The Board appropriately remanded the case for consideration of the claim under Part 718 of the regulations, pursuant to this court's holding in Milliken, 866 F.2d at 201. To establish eligibility for benefits under this Part, a miner must show that: 1) he has pneumoconiosis; 2) the pneumoconiosis arose out of coal mine employment; and 3) the pneumoconiosis has rendered him totally disabled. 20 C.F.R. Secs. 712.2, 718.202-718.205; Adams v. Director, OWCP, 886 F.2d 818, 820 (6th Cir.1989). Because the ALJ made a quantitative evaluation of the X-ray readings, considering the qualifications of the readers, as well as a qualitative evaluation, the ALJ's conclusion that the x-ray evidence did not establish pneumoconiosis under Sec. 718.202(a)(1) is supported by substantial evidence. Mullins Coal Co. v. Director, OWCP, 484 U.S. 135, 146-49 (1987); Woodward v. Director, OWCP, 991 F.2d 314, 321 (6th Cir.1993).
The ALJ properly found that Sec. 718.202(a)(2) was inapplicable, because no biopsy or autopsy evidence was contained in the record. Although Sec. 718.305(a) was applicable because Alloway had established more than fifteen years of underground coal mine employment and had filed his claim prior to January of 1982, Alloway could not establish total disability as required to be entitled benefits under this section. Specifically, Alloway failed to meet any of the listed criteria under Sec. 718.204. See 20 C.F.R. Sec. 718.305(c).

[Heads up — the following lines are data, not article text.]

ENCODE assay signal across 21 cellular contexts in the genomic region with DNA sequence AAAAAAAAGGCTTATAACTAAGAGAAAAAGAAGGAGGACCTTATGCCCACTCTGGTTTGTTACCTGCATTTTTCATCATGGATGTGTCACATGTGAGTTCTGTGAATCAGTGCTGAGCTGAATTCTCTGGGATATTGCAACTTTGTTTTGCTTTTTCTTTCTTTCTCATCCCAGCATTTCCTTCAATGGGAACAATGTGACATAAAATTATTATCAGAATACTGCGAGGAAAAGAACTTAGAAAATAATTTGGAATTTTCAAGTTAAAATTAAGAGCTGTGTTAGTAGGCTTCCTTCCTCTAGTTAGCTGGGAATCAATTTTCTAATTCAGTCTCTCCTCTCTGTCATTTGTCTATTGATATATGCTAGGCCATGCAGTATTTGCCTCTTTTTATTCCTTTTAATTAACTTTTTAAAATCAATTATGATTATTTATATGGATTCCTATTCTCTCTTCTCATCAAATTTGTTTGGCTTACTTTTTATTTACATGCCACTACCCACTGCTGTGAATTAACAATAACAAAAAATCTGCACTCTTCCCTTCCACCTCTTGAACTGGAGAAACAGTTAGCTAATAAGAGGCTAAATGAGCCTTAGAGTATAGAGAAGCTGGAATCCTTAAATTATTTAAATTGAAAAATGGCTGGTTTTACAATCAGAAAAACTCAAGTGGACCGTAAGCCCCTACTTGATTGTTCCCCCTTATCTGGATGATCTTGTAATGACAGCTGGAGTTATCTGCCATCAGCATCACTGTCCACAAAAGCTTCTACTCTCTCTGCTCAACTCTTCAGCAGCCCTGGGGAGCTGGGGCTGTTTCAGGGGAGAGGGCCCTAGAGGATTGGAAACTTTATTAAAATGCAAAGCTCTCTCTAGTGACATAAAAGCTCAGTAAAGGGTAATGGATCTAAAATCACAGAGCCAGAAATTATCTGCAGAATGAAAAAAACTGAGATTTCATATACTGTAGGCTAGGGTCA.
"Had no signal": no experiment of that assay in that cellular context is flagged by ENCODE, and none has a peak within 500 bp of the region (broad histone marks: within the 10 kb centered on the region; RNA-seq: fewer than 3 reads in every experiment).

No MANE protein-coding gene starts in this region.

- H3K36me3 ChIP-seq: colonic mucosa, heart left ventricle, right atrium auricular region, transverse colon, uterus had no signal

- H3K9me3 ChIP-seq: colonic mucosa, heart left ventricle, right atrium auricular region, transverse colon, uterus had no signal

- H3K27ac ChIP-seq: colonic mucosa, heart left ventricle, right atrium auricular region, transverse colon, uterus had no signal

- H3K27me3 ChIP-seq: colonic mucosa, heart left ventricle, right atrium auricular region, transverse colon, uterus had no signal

Lastly, the ALJ could assign greater probative weight to the opinion of Dr. Kress because of his superior qualification as a pulmonary specialist. Sexton, 752 F.2d at 215. Dr. Kress found no evidence of pneumoconiosis. This court must defer to the ALJ's determinations of credibility and resolutions of inconsistencies in the physicians' testimonies, including the weight to be accorded to their opinions. See Riley v. National Mines Corp., 852 F.2d 197, 198 (6th Cir.1988) (per curiam); Welch v. Benefits Review Bd., 808 F.2d 443 (6th Cir.1986) (per curiam). After appropriately weighing all relevant medical evidence, the ALJ properly concluded that Alloway could not prove the existence of pneumoconiosis under either Part 727 or Part 718 of the regulations. Thus, the ALJ properly ruled that Alloway was not entitled to benefits.
Accordingly, the petition for review is denied. Rule 9(b)(3), Rules of the Sixth Circuit.
The Honorable Stewart Newblatt, U.S. District Judge for the Eastern District of Michigan, sitting by designation